It might be tempting to think there’s a fine line between self-confident and self-delusional leaders. That a perfectly rational guy wakes up one day and, without realizing he’s gotten too close to the edge of terra firma, suddenly finds himself plummeting into the dark abyss of a wildly overinflated ego.
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Don’t be so tempted. That’s not the way it works. Having walked the hallowed halls of Silicon Valley for decades and spent thousands of hours in boardroom chairs with just as many highly accomplished executives, bankers and venture capitalists, I can say with great certainty that each individual reacts to success in one of two discrete ways – exactly as programmed.
I’m not implying that we are machines fated to fulfill a destiny encoded in our DNA from the moment we’re born. On the contrary, I think we all start out with more or less a clean slate and it’s our experience – how we utilize the gifts our forebears instill in us to adapt to our circumstances and do with them as we will – that largely determines the outcome.
That said, when you reach a point where life has rewarded you with fame and fortune and you’re relatively certain that it wasn’t just blind luck but the result of your own actions, at that point you are more or less programmed to go down one of two paths.
Maybe you get a little full of yourself, which is entirely normal given that you’ve done some great things and everyone says you walk on water. But then life has a funny way of reminding you that you’re not so special after all. Sooner or later it rains failure down on your fat head and brings you right back to Earth, soaking wet.
So you dry yourself off, let the truth of what just happened penetrate the copious layers of bravado and testosterone (yes, women have some too), learn from your mistakes, and get right back out there, albeit with a little more perspective and a lot more humility this time. Rinse and repeat. That’s the path of self-awareness.
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Some of us, on the other hand, are programmed differently. The same things happens – fat head, rain, failure and all that – but instead of plopping back to Earth like a 30 gallon bag of wet laundry, learning from your mistakes and being all the better for it, you react in an entirely different way.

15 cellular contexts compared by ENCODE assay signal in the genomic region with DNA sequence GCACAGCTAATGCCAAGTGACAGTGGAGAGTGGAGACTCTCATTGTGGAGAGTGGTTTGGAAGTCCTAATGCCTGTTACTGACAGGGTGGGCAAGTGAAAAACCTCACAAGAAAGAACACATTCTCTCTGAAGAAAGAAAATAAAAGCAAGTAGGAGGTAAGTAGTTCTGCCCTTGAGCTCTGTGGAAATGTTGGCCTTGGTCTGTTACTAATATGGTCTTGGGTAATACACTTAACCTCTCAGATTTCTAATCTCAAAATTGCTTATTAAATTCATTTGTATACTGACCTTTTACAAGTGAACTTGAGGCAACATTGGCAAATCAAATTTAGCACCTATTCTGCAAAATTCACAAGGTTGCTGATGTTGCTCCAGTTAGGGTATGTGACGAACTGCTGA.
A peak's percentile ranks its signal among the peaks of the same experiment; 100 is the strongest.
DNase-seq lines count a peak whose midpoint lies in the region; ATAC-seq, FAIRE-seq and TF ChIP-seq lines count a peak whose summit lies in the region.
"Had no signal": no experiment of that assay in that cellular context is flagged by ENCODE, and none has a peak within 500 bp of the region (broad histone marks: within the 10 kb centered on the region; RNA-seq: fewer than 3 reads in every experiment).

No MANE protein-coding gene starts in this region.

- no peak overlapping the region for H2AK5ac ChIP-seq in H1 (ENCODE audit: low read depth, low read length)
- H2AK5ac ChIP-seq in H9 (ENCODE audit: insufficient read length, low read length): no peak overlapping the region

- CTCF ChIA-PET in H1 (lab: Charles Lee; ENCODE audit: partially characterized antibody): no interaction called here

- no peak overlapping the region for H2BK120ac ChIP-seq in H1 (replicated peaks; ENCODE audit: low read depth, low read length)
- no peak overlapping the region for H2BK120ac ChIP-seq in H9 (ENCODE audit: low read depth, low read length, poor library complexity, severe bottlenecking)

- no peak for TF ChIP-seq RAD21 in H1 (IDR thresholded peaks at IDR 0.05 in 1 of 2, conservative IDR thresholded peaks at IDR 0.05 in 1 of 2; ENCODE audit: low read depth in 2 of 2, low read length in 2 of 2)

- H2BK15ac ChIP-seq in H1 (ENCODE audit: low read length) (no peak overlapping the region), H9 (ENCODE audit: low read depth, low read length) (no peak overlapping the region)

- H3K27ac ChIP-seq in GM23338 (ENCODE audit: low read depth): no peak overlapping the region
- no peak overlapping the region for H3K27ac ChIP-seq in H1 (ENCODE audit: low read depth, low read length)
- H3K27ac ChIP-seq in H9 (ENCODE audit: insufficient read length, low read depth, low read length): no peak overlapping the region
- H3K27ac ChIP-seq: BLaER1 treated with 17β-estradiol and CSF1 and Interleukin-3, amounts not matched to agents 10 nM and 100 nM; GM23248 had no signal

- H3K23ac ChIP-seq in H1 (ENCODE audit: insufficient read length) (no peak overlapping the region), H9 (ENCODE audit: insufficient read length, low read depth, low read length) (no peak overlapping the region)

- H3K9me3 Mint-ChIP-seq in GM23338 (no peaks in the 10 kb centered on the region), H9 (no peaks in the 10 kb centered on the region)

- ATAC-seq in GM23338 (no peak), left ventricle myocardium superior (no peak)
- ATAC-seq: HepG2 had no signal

You’re simply not willing to accept that you’re anything less than the image of greatness your oversized ego has bestowed upon you, probably because that would make you feel small and powerless. Instead you make believe it never happened by locking it away in a convenient little compartment deep in the folds of your gray matter, never to be heard from again.
Then you pump up your injured little ego with all the bluster you can muster and lie through your teeth and blame somebody else. Rinse and repeat.
I’ve watched executives and business leaders go down that path countless times over the years. Often something goes terribly and publicly wrong and they can no longer hide from the truth. They usually pay a pretty steep price either personally or professionally. Some even serve jail or prison time. One or two are still serving time.
Sometimes that happens, sometimes it never does. I’m not sure which is worse. They may seem to live in denial but, on some level, they know the truth. As John Lennon once sang, “Instant Karma’s gonna get you,” and I do believe that sooner or later it usually does. The truth has a funny way of coming back to haunt us.
What got me thinking about this was a clip of then Senator Barack Obama from 2007:
“I truly believe that the day I’m inaugurated, not only does the country look at itself differently, but the world looks at America differently. If I’m reaching out to the Muslim world, they understand that I’ve lived in a Muslim country and I may be a Christian but I also can understand their point of view. I think that the world will have confidence that I am listening to them. That will ultimately make us safer…”
Commenting on the ISIS reign of terror and occupation of vast areas of Syria and Iraq, Fox News senior political analyst Brit Hume recently said of President Obama, “This is a man whose vision of the world he had when he took office has turned out to be a mirage. And his own sense of the world and how it would react to him has also turned out to be a mirage. This is a man who told someone I know, ‘Wouldn’t it be great for the world if I were president’.”
Not to pick on the president, but there is a lesson here for all of us that either see ourselves as success stories or success stories in the making. If your self-image does not match reality, if it isn’t genuine, it will break down eventually and things will not end well for you. Don’t ask me why, but this happens to a significant percentage of successful people.
If you see a sign that your ego is writing checks that reality can’t cash, do something about it. Don’t live in denial. An overinflated ego is like any bubble. Sooner or later it’s bound to burst and come crashing back down to Earth.